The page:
My opinion is that as long as you still need the driver "sometimes", Tesla is going to want that fallback L2/L3 experience to be as good and safe as possible... which will mean we will probably still see these driver monitoring systems present until we hit full L5. If they hit L4 and removed the driver camera, then the L3/L2 modes become worse, and I'm not sure they would go there.

Remember too that Tesla cares strongly about L2/L3 safety, because accidents (and the bad press) are a hurdle that sets back ALL self-driving, not just L2/L3. It's in Tesla's best interest to install those cameras and keep them around.
 

JHCCAZ

Electrified Engineer
Supporting Member
Feb 2, 2021
487
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While technically true, there is a huge asterisk next to L4 if you restrict yourself to those conditions... In L5, the car drives itself 100% of the time. But in L4, the car can only fully self drive in restricted environments - which may be geofenced, or may be selective by road types, weather conditions, etc.
Indeed there is a use case where the L4 car falls back from driverless autonomy to an L2 or lower automation state, and in that condition the arguments for/against driver monitoring also revert - but notably for the concern expressed by @azred , the limitation is still hinging on whether the L2 mode needs the driver monitoring. So again, that (lack of) interior camera won't be the reason his Model S can't get to L4 operation.

There is another L4 use case that I think will likely become the dominant one eventually: that the car is basically fully autonomous, i.e. the normal intent is not to revert to L2 in daily use, nor for extended trip segments (for which there would be a presumed danger of inattention or even pranking, that the monitoring is presumed to solve). Rather, the car is L4 simply because L5 is unrealistic. The car cannot promise to accept all trip requests under all conditions. Occasionally, though it agreed to run the trip, it can encounter difficult edge cases beyond its AI capability. Then it has to get itself off the road until the problem passes or until someone (a rider, a remote operator or someone else) can rescue it - likely a very short drive intervention to get back to the L4 trip. This kind of L4, because it doesn't involve much human operation, doesn't need the camera. Again I believe this will prove to be the dominant L4 experience in the long term.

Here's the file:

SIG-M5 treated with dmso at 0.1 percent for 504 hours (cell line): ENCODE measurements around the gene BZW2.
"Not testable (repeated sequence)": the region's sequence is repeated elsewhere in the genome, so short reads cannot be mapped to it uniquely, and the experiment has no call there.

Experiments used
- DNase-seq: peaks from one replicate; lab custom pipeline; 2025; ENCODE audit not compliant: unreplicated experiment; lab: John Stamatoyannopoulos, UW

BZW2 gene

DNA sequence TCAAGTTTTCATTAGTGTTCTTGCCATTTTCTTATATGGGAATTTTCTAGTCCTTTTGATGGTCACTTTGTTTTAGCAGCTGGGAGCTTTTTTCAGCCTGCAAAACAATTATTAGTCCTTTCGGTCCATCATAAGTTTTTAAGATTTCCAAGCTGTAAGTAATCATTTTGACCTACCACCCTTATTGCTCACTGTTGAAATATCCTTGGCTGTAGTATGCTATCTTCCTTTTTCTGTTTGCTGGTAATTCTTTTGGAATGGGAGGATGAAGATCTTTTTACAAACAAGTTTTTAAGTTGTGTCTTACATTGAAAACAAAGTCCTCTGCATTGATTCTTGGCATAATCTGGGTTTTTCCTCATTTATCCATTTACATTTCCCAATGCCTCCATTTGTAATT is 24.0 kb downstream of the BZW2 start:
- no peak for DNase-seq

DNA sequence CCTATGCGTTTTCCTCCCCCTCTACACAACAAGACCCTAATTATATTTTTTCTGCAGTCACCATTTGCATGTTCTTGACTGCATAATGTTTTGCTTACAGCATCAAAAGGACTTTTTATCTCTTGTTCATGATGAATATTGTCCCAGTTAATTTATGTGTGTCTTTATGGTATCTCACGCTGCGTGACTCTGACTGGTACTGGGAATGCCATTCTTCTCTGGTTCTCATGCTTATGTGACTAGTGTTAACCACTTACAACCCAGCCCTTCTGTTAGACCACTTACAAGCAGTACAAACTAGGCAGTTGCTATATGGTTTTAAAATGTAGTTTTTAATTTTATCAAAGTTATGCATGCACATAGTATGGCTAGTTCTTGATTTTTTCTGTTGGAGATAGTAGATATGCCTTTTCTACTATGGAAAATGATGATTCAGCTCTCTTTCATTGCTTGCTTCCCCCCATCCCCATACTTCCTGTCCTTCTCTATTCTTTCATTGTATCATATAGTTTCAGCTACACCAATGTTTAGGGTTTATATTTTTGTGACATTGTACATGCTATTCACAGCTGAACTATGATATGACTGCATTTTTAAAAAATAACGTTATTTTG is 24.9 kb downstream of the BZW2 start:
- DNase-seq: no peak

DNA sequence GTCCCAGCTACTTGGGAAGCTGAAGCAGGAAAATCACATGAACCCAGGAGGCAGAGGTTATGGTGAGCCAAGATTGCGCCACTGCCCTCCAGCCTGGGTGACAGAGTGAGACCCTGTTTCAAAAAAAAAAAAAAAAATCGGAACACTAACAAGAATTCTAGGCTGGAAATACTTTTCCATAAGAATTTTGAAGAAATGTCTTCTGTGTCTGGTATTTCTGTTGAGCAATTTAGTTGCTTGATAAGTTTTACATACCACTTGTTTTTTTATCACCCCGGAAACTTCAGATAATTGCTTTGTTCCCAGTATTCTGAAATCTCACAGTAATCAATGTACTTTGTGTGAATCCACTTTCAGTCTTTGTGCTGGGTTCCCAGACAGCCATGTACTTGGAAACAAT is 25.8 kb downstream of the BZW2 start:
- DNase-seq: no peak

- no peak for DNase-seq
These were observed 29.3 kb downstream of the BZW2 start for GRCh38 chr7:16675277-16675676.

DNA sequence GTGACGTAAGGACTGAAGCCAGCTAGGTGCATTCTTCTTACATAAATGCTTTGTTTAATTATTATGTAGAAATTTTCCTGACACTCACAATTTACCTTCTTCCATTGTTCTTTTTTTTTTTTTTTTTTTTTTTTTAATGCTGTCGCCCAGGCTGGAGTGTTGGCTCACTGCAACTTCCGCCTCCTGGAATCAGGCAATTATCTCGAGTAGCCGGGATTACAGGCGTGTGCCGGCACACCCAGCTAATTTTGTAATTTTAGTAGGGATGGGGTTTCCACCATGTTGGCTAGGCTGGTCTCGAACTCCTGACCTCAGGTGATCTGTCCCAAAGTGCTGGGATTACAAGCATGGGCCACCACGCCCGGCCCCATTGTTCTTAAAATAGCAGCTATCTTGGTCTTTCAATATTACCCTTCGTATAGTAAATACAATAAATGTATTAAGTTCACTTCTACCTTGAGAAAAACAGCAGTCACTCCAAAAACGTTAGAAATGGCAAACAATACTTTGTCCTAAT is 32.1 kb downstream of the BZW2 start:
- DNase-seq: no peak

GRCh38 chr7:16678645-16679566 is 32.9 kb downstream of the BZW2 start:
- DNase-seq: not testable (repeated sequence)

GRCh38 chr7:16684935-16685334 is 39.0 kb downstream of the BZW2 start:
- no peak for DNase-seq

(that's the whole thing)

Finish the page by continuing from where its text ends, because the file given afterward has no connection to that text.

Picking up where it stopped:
My opinion is that as long as you still need the driver "sometimes", Tesla is going to want that fallback L2/L3 experience to be as good and safe as possible... which will mean we will probably still see these driver monitoring systems present until we hit full L5. If they hit L4 and removed the driver camera, then the L3/L2 modes become worse, and I'm not sure they would go there.
Some of this I already addressed, that "sometimes" may actually become "rarely". Also, though I avoided expressing my personal opinion in my prior post, I am far less convinced than others that the driver-monitoring camera is so essential to safety as people are making it out to be. It is one secondary component that addresses one or two kinds of potential poor use or abuse, but mostly it is becoming one of those totems to safety, and to satisfy a particular chorus of criticism. After it is addressed by Tesla, the critics will move on to the next thing that Tesla doesn't have. From this you should not assume that I'm cavalier about safety; far from it. It's just that I often don't agree with people's first reaction to the safety of new technology compared to old.
Remember too that Tesla cares strongly about L2/L3 safety, because accidents (and the bad press) are a hurdle that sets back ALL self-driving, not just L2/L3. It's in Tesla's best interest to install those cameras and keep them around.